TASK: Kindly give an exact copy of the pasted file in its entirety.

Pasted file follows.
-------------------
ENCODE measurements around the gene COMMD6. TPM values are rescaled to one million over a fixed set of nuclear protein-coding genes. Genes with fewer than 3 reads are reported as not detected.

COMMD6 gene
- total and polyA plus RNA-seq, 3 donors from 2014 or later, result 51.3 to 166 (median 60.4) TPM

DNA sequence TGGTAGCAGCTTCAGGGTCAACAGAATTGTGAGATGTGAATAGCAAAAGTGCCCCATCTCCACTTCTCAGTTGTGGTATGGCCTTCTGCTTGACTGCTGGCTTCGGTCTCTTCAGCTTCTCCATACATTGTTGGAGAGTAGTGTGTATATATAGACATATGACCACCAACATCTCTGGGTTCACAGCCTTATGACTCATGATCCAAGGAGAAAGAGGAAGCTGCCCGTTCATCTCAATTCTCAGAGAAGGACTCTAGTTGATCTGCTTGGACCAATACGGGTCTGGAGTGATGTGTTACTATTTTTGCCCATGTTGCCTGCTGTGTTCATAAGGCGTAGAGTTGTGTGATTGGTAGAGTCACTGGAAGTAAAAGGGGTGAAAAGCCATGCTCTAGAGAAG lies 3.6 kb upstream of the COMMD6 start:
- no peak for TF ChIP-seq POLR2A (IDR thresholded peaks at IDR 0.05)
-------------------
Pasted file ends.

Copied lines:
ENCODE measurements around the gene COMMD6. TPM values are rescaled to one million over a fixed set of nuclear protein-coding genes. Genes with fewer than 3 reads are reported as not detected.

COMMD6 gene
- total and polyA plus RNA-seq, 3 donors from 2014 or later, result 51.3 to 166 (median 60.4) TPM

DNA sequence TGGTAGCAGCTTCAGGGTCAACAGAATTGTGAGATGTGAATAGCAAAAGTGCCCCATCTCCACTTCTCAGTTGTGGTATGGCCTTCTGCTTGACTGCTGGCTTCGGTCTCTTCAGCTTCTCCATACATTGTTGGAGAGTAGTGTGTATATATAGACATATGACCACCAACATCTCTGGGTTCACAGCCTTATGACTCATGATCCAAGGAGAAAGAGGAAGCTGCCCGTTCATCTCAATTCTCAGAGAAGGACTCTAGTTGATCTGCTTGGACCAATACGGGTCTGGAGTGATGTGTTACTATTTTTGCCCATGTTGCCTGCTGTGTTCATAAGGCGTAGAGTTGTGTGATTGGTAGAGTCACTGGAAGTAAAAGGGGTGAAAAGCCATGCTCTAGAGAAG lies 3.6 kb upstream of the COMMD6 start:
- no peak for TF ChIP-seq POLR2A (IDR thresholded peaks at IDR 0.05)